Going forward, should the governance of poor developing countries mimic what works in advanced capitalist democracies? David Booth ( 2011), yet for the past 20 years ‘good governance’ has meant exactly that. Millions of dollars have been spent on programmes to make private enterprise work in Africa as it does in the US, elections as they do in Sweden. I believe, development practice should focus more on development policy rather than aid and adopt situations that fits the agenda of what it sets out to achieve.
Emotional Level: I believe the debates currently dominating meetings likes the G20 and UN annual meetings often centered around evaluating whether or not the MDGs so far will be a success come 2015 or and if not what are the alternatives? Some claim that development has been a clear success so far, others argue that it has disappointed or rather failed to deliver on its promises. There are claims that poverty level has reduced, on the contrary, global figures indicates that the poverty is sky-rocketing while income raises inequality has also increased immensely . And the debate goes on.
These issues arose due to the complexities of transcending development agendas from theory to practice.The fact is development is complex, policy-making is hard, growth is fragile and real change takes time. It means integrating the multiple dynamic systems of economics, finance, politics and culture, and shaping policies that crisscross and sometimes collide. Add all these factors to the ambiguities nature of human behavior, effect of culture, brittle ecological endowments, and random acts of nature, and the task of development becomes even more daunting.
Interpretive Level: Arising issues in development is as a responses to the shapes of new and emerging priority, agendas, and most importantly failure of some development agendas in development practice. Conditions in developing countries makes it obvious that policies cannot be imposed, but rather gently shaped to fit each country’s need thus; this places a high demand on development policies to influence the political systems in poorer countries.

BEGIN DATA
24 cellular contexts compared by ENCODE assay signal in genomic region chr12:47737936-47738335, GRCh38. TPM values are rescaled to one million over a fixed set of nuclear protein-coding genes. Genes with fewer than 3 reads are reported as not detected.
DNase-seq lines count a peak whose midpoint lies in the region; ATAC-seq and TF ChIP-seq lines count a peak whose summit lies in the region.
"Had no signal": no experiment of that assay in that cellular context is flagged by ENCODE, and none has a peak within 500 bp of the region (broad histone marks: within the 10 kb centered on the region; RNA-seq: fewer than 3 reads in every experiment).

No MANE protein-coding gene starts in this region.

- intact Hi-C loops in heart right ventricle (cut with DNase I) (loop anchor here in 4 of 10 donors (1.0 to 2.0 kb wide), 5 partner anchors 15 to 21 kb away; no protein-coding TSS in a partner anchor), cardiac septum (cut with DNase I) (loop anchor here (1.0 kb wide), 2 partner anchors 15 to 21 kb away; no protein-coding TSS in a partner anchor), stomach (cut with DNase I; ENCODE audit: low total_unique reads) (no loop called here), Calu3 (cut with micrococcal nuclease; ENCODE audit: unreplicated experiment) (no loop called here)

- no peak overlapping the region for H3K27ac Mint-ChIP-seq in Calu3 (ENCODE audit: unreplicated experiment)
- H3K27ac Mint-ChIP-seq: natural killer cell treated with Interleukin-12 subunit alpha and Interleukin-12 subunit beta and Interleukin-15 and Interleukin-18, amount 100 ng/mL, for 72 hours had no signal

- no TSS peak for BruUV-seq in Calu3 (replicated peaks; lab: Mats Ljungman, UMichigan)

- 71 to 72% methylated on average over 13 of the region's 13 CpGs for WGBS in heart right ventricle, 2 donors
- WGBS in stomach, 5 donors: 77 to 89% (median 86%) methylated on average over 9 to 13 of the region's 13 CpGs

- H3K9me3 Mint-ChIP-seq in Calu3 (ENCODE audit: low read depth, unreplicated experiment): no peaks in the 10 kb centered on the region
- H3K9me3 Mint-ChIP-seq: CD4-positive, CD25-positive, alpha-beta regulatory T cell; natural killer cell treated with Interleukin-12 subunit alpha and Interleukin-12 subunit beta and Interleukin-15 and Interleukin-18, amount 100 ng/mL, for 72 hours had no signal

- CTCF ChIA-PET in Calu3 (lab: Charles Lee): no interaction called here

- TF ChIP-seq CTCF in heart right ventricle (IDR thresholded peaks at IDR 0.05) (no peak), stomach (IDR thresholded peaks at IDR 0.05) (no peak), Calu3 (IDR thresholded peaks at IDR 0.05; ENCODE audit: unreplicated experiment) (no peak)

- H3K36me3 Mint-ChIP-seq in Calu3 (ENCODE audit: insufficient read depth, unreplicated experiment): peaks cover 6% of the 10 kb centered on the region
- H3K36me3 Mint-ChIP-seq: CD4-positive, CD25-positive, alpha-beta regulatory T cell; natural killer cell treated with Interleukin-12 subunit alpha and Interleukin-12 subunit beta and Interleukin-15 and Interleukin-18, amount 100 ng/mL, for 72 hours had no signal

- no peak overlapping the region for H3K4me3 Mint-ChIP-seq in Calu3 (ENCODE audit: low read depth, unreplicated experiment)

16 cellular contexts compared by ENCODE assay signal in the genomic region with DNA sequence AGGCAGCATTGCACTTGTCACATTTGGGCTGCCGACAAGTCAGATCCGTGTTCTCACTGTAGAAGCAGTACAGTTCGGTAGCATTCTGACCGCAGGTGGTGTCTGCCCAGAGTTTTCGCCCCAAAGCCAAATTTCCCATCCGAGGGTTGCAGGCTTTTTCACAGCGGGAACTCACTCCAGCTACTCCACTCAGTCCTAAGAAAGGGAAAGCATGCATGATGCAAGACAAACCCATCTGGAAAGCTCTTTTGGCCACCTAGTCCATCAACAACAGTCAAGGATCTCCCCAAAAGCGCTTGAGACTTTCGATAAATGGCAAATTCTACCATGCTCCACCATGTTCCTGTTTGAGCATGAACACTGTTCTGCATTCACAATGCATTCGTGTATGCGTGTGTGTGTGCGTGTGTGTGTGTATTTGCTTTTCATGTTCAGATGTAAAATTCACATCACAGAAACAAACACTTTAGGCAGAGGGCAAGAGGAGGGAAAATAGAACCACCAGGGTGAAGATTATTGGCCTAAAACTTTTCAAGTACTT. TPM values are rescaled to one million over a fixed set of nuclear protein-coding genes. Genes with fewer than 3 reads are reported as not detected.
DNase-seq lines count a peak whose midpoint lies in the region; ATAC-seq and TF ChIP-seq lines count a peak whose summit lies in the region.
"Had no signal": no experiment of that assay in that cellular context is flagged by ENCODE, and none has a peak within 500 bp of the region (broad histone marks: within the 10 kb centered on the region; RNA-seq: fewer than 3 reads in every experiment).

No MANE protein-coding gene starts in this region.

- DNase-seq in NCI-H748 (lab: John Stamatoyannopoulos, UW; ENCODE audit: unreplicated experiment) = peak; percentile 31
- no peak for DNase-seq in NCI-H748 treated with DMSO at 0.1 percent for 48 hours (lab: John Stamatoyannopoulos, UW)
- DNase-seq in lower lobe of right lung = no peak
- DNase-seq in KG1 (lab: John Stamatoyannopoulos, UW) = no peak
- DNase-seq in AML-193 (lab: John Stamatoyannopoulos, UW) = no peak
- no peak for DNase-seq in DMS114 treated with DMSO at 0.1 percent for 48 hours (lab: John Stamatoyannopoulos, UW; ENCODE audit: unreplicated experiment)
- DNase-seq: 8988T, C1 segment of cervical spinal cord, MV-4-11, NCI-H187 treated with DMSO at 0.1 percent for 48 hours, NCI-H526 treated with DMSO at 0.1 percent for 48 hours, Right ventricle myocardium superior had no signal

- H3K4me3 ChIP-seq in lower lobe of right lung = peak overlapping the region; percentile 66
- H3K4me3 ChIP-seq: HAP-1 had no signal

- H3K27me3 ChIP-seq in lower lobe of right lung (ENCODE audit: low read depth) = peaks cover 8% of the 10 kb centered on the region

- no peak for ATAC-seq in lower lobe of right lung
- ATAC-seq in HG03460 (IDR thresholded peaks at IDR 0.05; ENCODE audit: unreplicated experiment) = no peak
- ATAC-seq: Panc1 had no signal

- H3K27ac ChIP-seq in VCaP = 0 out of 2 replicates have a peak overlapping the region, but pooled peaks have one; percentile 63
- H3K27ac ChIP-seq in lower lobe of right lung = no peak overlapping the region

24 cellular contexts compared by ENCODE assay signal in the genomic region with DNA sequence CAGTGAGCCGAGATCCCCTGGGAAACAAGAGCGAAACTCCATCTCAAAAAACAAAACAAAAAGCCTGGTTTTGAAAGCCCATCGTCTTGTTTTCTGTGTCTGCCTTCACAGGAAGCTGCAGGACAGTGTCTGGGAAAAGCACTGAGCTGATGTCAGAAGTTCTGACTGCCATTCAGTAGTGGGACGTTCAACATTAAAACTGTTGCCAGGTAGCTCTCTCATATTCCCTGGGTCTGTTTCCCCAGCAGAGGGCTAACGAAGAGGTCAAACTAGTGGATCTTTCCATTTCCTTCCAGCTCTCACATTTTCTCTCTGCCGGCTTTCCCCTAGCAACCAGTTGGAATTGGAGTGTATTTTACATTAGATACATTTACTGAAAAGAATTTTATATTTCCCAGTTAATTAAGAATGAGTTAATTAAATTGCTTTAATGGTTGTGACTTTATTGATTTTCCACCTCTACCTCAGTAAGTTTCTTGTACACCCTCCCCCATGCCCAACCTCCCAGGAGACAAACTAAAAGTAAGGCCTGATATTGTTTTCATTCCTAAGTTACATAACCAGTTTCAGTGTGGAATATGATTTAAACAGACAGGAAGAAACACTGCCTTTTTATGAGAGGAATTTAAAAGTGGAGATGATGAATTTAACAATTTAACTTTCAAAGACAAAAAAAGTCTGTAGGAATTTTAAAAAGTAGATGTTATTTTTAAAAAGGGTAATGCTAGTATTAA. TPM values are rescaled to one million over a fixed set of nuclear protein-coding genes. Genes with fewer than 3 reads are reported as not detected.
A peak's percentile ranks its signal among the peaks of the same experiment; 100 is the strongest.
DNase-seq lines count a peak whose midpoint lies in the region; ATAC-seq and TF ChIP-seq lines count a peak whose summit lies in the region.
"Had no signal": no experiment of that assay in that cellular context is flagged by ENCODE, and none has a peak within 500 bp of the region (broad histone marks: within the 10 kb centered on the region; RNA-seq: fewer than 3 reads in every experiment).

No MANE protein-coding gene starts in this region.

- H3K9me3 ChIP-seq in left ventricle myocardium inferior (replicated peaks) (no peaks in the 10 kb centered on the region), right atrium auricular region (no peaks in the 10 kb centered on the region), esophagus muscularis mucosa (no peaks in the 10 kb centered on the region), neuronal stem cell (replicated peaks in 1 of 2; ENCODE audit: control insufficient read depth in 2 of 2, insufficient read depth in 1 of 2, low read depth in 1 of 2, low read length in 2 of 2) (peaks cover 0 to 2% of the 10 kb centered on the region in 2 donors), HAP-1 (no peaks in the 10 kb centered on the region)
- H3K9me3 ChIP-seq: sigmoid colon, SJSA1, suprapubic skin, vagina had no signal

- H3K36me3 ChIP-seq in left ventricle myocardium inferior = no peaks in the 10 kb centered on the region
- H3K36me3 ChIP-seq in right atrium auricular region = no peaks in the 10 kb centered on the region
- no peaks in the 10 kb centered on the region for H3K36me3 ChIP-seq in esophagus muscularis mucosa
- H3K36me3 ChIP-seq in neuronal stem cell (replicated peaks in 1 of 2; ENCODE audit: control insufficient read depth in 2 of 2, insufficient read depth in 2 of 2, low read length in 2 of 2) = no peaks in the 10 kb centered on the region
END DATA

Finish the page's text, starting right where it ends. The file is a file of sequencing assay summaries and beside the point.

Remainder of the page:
Decision Level: One of the most important things I learnt in this module is that; the longer it takes to achieve progress or good change the harder it is going to become. The fact is good or good enough governance plays a major role in development. Secondly, it emphasizes the importance of carrying the people along in their development process and that they must feature in the development debate as citizens, not subjects. That people who are living these situations in poorer countries will be more aware of their own social and economic realities and often know a great deal about how to make them better. Their knowledge and experience are to be valued and applied and, thanks to current technology, can usefully be shared across borders for best practice and replication by countries in similar situations.
Prioritization and planning are keys to effective development. Great impact can be achieved if much of the development agenda considers; ‘what is most important and how can it be best implemented. For human development; it is obvious young people are the future and that investing in quality education will help unleash the transformative power of knowledge—but not without jobs to put that knowledge to work. From an economic perspective, theorist and economic gurus need to acknowledge the fact that markets are markets and not magic and history can always repeat itself. Institutions, both public and private, have roles to play in organizing people and resources to achieve equitable results with efficiency and integrity.
In conclusion, these emerging issues are an indication that development theorist, researchers and practitioners must continue to learn from experience but only apply solutions that fits the situation uniquely.
David Booth, (2011) Governance for Africa; building on what works, London, Institutions Africa.
Jeffrey Sachs, (2005) The End of Poverty; economic possibilities of our time, Great Britain, Penguin Books.
Owens’s blog, (2010) Aid Policy Vs Development Policy, http://www.owen.org/blog/3266 .
Tom Hewitt and Fiona, (2011) Critical Approaches to Development; Supplementary Material Handbook Volume 1 and 2, Birmingham, University of Birmingham Press.